DCSIMG

Dracula desk a legend in its own write

Former Editor of Yorkshire Post once owned battered table 'Bram Stoker used to pen vampire tale'

Mark Branagan

IT was left to rot in a garden for years, then lay forgotten in a house and very nearly ended up on a bonfire.

But the battered writing desk which once stood in the former Leeds home of an Editor of the Yorkshire Post may now go down in literary history as the place where Bram Stoker wrote Dracula.

Whitby has always been Yorkshire's main stop on the Stoker trail since he not only imagined the novel there but also featured Whitby Abbey and other sights in the opening chapters.

But pen was apparently put to paper on a desk he gave to his friend JSR Phillips, who edited the Yorkshire Post from 1903 to 1919. The antique later ended up in Hartlepool – where it was treated as junk and eventually given away to local author Billy Yull.

The desk and letters explaining the Dracula connection were yesterday unveiled by Mr Yull, 56, in an attempt to find out more about what could become a Vampire cult icon.

His strange legacy was the result of a friendship with a neighbour, Gillian Broderick – then living two doors down at 4 Henry Smith's Terrace, Hartlepool, the former home of Guy Phillips, grandson of JSR Phillips.

In 1975 Guy wrote to Mrs Broderick, concerning a desk that had been left behind when he sold her Number Four and moved to Appleton-le-Moor, near York.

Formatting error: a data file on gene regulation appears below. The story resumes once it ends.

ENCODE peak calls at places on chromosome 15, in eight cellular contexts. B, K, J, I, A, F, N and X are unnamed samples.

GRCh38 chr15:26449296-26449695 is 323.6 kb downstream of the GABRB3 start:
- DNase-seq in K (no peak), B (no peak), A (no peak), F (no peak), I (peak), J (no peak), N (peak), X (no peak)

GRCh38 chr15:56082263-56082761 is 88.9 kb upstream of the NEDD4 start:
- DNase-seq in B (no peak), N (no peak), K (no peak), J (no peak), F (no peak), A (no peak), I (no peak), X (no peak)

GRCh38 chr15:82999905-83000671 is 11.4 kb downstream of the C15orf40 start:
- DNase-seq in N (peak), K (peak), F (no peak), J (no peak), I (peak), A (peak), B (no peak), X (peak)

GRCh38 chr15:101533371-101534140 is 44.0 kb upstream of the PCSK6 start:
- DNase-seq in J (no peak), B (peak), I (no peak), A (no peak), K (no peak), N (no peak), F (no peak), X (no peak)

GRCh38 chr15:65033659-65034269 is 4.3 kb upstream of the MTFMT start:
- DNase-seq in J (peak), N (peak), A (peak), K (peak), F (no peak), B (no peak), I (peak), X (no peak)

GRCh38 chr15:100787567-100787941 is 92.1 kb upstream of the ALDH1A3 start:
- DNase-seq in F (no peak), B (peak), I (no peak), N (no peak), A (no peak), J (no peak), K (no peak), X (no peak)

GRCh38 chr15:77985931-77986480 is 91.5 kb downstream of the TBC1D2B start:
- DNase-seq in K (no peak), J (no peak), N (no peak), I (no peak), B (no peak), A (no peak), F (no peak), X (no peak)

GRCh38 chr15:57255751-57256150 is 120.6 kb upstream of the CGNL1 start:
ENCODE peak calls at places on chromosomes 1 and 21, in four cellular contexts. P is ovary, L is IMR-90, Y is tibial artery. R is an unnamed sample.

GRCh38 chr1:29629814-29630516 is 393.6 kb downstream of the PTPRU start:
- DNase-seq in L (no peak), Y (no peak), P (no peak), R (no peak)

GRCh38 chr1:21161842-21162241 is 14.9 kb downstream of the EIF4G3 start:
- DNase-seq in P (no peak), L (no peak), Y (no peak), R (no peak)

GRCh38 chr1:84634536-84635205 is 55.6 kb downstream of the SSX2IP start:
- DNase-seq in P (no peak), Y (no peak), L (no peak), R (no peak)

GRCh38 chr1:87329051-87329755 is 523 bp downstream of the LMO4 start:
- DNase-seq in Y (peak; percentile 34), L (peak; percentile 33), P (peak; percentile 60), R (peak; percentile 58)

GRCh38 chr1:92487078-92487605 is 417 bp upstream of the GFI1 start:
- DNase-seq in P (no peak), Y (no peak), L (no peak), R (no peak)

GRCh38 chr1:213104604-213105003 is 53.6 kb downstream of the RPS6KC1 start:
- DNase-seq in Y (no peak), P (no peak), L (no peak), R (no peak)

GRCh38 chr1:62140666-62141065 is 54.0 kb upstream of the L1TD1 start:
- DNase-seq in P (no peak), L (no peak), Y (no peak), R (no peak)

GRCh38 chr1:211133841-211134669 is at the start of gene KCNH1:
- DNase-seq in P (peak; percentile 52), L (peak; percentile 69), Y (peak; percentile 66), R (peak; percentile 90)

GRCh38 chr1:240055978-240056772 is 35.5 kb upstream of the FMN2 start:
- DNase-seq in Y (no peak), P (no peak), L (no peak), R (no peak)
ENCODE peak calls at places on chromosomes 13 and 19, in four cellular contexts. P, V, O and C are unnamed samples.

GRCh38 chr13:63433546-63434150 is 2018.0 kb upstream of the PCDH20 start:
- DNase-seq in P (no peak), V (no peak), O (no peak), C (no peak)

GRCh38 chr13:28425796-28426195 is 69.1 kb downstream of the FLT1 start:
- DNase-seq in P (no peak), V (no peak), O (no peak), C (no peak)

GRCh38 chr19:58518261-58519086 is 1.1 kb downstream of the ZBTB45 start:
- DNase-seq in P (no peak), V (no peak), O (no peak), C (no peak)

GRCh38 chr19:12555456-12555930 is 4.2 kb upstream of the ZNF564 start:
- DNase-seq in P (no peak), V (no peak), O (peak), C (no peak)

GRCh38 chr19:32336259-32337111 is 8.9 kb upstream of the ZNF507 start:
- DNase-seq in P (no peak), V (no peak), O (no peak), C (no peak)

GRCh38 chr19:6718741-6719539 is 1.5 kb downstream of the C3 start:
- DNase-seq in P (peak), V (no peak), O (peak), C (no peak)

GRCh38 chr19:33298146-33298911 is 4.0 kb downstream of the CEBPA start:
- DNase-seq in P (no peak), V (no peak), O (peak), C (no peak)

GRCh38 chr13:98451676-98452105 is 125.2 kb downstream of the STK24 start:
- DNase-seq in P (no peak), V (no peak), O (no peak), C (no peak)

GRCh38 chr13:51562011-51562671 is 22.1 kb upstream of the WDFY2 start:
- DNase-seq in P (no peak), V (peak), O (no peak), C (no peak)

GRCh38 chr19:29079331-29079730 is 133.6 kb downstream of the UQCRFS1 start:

He said: "I am happy to confirm that the desk I left with you when you and your husband bought 4 Henry Smith's Terrace is the actual desk on which Bram Stoker wrote Dracula.

"Stoker was a close friend of my grandfather JSR Phillips, Editor of the Yorkshire Post, and several times stayed at his house in Balmoral, Headingley, Leeds. Stoker gave him the desk with the information he had written Dracula on it.

"My grandfather left it to my father ER Phillips, Chief Assistant Editor of the Yorkshire Post. My mother disliked it and for years it stood outside in their garden at Scotton, near Knaresborough, until with their permission I took it to London and repaired it for my own use."

Mr Phillips mentions the desk was originally covered with green baize but he removed it because it was rotten. Antiques experts have pointed to this as a sign of authenticity as the desk would be baize covered – but most people would assume the original top was leather.

Mr Yull has also found a hand-written note from Mr Phillips to Mrs Broderick when he heard she was moving again, wishing her good luck with the house sale and regretting leaving the desk behind.

"I loathed the Dracula desk. But it is a fact that after leaving it behind, I and my family suffered misfortune after misfortune. I had two coronaries and my wife died suddenly of a stroke," he said, although he was now happily remarried.

Mrs Broderick left the desk at Mr Yull's house. His wife was going to put it on a bonfire, because it was in such a bad state. But he insisted it should go upstairs as a base for his computer - on which he was writing his first novel, ironically on Nazi fascination with the occult.

He said: "The desk is in appalling condition. It has been through two world wars, and stood outside in all weathers. It is my intention to restore it to its original glory."

Guy Phillips died in 1988. His second wife was traced by Mr Yull to a Norfolk nursing home but the trail went cold. There was two daughters, now possibly in their 50s. He has appealed for them to contact him at 2 Henry Smith's Terrace, Headlands, Hartlepool TS24 0PB.

mark.branagan@ypn.co.uk

 
 
 

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